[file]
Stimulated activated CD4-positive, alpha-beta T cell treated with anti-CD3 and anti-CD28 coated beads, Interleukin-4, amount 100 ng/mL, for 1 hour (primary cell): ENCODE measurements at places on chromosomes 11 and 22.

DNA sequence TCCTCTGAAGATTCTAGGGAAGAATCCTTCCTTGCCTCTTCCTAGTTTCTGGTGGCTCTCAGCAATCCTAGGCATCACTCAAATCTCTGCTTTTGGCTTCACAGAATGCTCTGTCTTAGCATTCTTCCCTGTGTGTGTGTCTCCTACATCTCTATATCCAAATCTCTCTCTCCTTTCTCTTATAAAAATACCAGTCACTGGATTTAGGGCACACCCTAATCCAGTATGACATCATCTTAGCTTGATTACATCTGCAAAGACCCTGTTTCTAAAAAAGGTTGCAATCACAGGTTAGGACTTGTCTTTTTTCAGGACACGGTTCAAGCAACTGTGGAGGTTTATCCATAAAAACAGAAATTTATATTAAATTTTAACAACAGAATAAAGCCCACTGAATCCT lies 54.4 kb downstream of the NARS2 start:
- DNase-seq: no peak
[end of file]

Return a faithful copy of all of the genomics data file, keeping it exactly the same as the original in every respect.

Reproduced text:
Stimulated activated CD4-positive, alpha-beta T cell treated with anti-CD3 and anti-CD28 coated beads, Interleukin-4, amount 100 ng/mL, for 1 hour (primary cell): ENCODE measurements at places on chromosomes 11 and 22.

DNA sequence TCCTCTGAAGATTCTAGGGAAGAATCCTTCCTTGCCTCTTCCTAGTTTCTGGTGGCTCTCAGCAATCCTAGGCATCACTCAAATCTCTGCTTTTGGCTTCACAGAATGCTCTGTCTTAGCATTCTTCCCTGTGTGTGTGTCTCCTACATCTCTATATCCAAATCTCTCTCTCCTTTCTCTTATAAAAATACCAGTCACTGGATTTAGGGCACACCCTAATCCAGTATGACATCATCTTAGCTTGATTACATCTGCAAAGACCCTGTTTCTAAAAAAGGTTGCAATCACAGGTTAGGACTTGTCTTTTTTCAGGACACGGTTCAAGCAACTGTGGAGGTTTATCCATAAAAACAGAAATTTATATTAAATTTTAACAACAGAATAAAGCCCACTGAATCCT lies 54.4 kb downstream of the NARS2 start:
- DNase-seq: no peak